To be continued.
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[1] A mark for practice in archery; a mound or erection supporting a target. Usually in plural, indicating one at each end of the range.
The most important hour is always the present, the most significant person is the one opposite you right now, and the most necessary deed is always love. - Meister Eckhart (c.1260 - c.1328)
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Re: Historical Sketches - Kilwinning

Post by hahaya2004 »

No. 6

Eglinton Family No. 1

From the Ardrossan & Saltcoats Herald 23rd June 1855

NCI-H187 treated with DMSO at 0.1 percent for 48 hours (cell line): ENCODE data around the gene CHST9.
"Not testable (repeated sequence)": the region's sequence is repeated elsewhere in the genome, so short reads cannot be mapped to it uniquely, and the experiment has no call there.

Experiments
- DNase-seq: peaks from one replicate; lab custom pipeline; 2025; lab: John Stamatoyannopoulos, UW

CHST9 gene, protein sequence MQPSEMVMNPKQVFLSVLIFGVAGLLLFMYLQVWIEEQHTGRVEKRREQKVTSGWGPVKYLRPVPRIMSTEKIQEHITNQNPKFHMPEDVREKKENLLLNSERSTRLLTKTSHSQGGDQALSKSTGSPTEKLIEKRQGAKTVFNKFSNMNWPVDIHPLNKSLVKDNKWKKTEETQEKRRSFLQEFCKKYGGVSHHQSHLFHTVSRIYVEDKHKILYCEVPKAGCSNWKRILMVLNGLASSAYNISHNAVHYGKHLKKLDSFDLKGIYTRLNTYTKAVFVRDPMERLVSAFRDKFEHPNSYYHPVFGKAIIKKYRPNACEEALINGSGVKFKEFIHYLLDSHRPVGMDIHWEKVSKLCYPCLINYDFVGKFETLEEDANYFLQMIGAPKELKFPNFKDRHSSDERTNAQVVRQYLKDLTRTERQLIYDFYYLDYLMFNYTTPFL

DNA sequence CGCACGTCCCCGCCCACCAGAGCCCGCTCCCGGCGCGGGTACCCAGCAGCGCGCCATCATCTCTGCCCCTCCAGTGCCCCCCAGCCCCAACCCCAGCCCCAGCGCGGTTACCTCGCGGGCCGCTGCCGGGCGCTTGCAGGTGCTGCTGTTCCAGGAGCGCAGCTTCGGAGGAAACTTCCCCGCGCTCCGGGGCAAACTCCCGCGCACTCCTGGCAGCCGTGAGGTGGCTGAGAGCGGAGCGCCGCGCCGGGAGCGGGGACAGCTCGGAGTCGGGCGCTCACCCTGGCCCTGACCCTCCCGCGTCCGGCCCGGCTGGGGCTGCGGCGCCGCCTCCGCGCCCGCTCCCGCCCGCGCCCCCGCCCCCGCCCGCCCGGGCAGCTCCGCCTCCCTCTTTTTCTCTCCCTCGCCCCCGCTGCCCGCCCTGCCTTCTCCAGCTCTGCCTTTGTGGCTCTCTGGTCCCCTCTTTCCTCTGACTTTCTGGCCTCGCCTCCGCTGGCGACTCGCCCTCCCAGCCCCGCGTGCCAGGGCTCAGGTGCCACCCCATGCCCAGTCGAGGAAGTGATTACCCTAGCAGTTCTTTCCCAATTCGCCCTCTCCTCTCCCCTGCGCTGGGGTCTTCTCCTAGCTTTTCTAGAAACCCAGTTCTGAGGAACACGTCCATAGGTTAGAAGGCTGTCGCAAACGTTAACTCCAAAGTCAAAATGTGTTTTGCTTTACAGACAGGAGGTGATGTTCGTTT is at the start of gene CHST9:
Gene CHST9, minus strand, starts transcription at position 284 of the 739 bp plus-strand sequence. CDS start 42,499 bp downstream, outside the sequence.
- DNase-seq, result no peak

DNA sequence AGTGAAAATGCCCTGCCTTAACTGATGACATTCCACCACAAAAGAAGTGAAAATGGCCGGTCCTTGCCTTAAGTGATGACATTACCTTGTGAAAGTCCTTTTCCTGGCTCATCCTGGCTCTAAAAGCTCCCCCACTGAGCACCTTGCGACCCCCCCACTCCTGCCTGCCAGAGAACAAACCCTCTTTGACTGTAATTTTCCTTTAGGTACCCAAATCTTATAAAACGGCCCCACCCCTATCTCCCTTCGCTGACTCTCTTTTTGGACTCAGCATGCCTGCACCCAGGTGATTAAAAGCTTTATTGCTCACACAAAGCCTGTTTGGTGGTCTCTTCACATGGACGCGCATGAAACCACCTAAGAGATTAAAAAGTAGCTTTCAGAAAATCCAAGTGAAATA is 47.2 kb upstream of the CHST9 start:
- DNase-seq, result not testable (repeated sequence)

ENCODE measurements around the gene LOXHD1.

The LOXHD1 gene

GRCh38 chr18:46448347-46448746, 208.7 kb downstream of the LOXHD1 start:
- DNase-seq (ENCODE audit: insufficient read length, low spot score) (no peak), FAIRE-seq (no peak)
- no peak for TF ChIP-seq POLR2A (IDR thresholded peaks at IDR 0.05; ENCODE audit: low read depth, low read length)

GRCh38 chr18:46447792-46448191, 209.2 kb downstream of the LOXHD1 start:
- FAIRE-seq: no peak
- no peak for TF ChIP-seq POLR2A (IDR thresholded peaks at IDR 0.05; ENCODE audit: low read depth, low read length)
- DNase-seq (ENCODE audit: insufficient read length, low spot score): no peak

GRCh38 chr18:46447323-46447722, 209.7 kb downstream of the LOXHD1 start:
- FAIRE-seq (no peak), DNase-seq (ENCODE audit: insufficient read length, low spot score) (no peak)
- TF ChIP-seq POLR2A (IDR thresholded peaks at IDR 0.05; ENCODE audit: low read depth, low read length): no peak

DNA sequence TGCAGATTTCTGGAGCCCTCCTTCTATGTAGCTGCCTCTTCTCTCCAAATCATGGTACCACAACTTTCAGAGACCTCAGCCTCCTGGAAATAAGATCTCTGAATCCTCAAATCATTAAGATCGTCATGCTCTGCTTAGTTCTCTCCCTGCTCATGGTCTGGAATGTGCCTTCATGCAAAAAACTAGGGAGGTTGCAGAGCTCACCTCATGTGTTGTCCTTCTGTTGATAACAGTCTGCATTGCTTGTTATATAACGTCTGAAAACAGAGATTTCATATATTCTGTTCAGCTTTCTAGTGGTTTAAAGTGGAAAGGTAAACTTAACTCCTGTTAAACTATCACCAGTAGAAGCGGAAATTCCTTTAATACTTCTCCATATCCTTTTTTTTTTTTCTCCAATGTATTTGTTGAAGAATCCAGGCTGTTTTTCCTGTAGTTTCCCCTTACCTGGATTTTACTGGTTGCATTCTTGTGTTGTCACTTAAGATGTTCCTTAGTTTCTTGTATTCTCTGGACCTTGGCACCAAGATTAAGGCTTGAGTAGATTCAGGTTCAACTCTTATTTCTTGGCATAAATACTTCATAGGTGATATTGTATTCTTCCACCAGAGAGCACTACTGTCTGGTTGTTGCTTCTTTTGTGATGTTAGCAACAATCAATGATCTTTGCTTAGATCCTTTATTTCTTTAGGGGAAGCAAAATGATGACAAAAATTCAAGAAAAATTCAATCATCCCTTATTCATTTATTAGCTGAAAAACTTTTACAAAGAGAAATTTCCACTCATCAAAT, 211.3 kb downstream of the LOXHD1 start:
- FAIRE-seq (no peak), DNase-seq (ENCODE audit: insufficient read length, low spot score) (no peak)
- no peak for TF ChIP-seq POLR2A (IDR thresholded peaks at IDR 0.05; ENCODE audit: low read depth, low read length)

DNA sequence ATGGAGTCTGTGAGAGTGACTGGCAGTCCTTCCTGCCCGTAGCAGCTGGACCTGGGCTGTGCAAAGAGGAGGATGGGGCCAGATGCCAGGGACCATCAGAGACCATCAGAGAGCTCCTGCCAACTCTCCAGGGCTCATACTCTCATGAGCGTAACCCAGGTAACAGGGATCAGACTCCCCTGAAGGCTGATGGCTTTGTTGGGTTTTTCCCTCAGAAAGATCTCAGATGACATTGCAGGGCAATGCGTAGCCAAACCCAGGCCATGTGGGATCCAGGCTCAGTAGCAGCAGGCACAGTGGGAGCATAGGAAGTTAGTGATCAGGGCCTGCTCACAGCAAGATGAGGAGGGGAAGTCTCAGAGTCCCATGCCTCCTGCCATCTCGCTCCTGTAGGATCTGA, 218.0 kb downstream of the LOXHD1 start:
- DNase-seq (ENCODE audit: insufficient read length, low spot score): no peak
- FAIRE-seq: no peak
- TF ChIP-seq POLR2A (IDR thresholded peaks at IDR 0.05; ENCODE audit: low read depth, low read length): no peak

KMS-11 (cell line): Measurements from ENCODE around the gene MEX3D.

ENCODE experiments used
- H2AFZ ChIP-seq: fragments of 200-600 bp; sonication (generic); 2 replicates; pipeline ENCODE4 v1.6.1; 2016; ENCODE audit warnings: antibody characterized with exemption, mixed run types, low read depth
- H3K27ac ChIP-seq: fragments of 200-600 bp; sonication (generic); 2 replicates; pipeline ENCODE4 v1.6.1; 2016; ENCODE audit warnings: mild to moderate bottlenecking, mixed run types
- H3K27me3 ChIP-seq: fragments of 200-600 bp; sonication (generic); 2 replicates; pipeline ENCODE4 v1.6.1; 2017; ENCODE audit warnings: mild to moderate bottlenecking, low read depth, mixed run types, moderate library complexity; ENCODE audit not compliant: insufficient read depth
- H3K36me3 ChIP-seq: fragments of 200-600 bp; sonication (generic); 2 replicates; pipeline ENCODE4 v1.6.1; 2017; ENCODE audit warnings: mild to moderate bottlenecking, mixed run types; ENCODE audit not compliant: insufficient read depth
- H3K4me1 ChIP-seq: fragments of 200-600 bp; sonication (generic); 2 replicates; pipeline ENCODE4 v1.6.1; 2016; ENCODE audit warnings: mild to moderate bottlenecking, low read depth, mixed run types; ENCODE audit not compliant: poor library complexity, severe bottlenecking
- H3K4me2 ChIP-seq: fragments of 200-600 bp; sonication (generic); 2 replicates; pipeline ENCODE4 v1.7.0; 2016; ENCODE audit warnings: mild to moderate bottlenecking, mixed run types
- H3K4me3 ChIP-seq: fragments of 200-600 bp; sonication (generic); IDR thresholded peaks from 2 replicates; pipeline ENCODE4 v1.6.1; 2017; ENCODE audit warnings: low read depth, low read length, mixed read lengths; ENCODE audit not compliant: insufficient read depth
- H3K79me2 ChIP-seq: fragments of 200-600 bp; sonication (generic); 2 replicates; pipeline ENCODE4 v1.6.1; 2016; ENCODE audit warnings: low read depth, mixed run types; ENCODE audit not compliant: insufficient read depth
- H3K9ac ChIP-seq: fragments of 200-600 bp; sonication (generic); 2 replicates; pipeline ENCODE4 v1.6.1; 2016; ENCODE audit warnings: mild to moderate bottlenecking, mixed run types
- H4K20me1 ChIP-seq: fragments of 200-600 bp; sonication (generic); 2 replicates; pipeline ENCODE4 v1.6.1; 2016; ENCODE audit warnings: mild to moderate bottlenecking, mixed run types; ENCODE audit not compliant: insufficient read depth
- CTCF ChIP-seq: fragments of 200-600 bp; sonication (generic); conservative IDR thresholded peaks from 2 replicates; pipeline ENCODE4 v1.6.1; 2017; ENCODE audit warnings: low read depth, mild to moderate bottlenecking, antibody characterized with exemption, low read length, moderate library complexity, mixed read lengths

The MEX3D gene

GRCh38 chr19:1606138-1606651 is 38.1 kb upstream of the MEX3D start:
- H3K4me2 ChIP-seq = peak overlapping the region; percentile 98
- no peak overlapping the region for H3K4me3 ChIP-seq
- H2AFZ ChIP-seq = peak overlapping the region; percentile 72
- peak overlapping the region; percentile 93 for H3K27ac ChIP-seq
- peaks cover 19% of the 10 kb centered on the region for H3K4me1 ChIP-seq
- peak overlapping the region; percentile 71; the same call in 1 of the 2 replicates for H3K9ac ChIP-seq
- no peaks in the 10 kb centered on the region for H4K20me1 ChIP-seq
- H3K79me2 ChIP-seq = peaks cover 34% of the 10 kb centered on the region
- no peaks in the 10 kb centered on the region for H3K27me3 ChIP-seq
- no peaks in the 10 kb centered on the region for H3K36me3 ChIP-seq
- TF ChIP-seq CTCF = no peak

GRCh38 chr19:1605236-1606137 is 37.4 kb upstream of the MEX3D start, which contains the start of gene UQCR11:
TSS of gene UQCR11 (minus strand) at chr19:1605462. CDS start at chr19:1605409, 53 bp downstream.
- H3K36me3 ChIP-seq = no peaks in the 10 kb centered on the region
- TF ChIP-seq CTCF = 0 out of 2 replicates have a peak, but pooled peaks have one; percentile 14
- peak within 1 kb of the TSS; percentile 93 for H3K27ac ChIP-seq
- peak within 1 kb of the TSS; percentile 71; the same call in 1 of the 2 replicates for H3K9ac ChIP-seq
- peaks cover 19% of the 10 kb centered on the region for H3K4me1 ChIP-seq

In the previous Sketches of Kilwinning we narrated the more remote civil and ecclesiastical history of the town; in the present we commence the memoirs of the principal noble families noted for their antiquity and territorial connection with the parish. First amongst the ancient families who held early possession of lands is to be placed the Eglintouns of Eglintoun. The origin of this noble house and the date of its settlement in the parish cannot now be definitely ascertained; but it appears to have been one of considerable distinction from a very early period, as the recorded notices of it carry us back to the beginning of the twelfth century. The earliest member of the family, of whom there is any record extant, is Elgin, Lord of Eglintoun, who lived in the reign of Malcolm Canmore, which must have been somewhere between the years 1057 and 1093. He seems to have had a son named Bryce, who had a son, Hugh, whose son and heir, Rodolphus de Eglintoun, is said to be mentioned, along with the former three, in a contract with the town of Irvine, bearing date 1205. An hiatus in the history here occurs, for the next of whom there is any notice is Radulphus de Eglintoun, whose name appears as one of the Magnates Scotiae, who submitted to the authority, and swore fealty to Edward 1., in 1296. He appears to have been succeeded by his son, or grandson, Hew, Lord Eglintoun, for we find a Hugone de Egslyntoune in the list of the principal nobles, barons, and prelates, who attended the Parliament held at Perth on the 13th. of January, 1364; and again in the Parliament held at Scone on the 27th September, 1367, to remedy the dilapidated condition of the royal revenue; as also in that which met at the same place on the 12th of June, 1368, to hear the report on, and take into consideration, the state of the national defences. A Sir Henry de Eglinton would also appear to have lived at this time, for he is mentioned by Tytler (vol. ii. page 133) as being among the higher nobles and barons who attended the Parliament held at Perth on the 24th July, 1365, to deliberate on the propositions for an ultimate peace between England and Scotland. But this is barely possible; for, had such a person lived, he could not have been entirely overlooked by those who have so laboriously traced the genealogy of the family. It is, therefore, more probable that it was Hew de Eglintoun who attended on that occasion. This may be reasonably inferred from two circumstances-1st, at that period he held one of the highest offices in the nation, that of Justiciar of Lothian; 2nd, the Parliament was a select one, including only the principal nobles and prelates in the kingdom, the lesser nobles, barons, and prelates not being present, an unusual occurrence in the Parliaments of that period. Sir Hew de Eglintoun was also one of the convention which met, in 1367, first at Muirhouselaw, and subsequently at Roxburgh, for the purpose of adjusting the disputes relating to the Marches. Between 1361 and 1371 he received several charters, conferring grants of land in Lothian and Lanarkshire, from David II. and Robert II. About this period the lands of Ardrossan seem to have passed into the possession of the house of Eglinton, through the marriage of the latter family with the heiress of the former; but neither the precise year when this took place, nor the particular member of the Eglinton family who espoused the heiress of Ardrossan, can now be ascertained. It is, however, believed that the Hew de Eglintoun, of whom we are now treating, was the person who brought about the union of the two families. But this supposition, it must be admitted, rests upon a very slender foundation, being grounded upon little more than the bare assumption that he was twice married; first, to the heiress of Ardrossan, by whom he is said to have had a daughter, Elizabeth, married to Sir John Montgomery of Eaglesham; and secondly to Egidia, widow of Sir James Lindsay of Crawford, and half-sister to Robert II. This view is adopted by Paterson, who considers that, if the daughter of Sir Hew de Eglintoun had been by Egidia, she could not have been marriageable in 1361, as stated by Nisbet, seeing that the first husband of Egidia was alive in 1357. But, on the other hand, Robertson, in his continuation of the History of Renfrew, says- —" It is understood that the property was acquired through an heiress of Ardrossan, married into the family of Eglinton during the reign of David II., and previous to the marriage of Sir Hugh de Eglintoun with the daughter of the High Steward. It seems not improbable that this Sir Hugh was the son of that marriage"; and both he and Crawford expressly state that Elizabeth de Eglinton was the daughter of Egidia. Be this, however, as it may, it is at least certain that the property of Ardrossan was at that time in the possession of the family of Eglinton, and that Sir Hew de Eglintoun had a daughter, Elizabeth, married to Sir John Montgomery. That Sir Hew married Egidia, daughter of Walter, sixth High Steward, and half-sister of Robert II., cannot be doubted, as he received numerous charters, conferring and confirming grants of land from that monarch, in several of which he is designated "brother to the King." Sir Hew is supposed to have died about 1376. He is generally believed to have been " the guide Schir Hew of Eglintoun," mentioned in Dunbar's " Lament for the death of the Makars", as well as the reputed author of two romances, "Arthur," and " Gawn," and the "Epistle of Susanna", works of which the titles only have come down to the present day. Sir Hew having died without male issue, the estates of Eglinton and Ardrossan passed to the Montgomeries of Eaglesham, who afterwards made Eglinton their chief residence.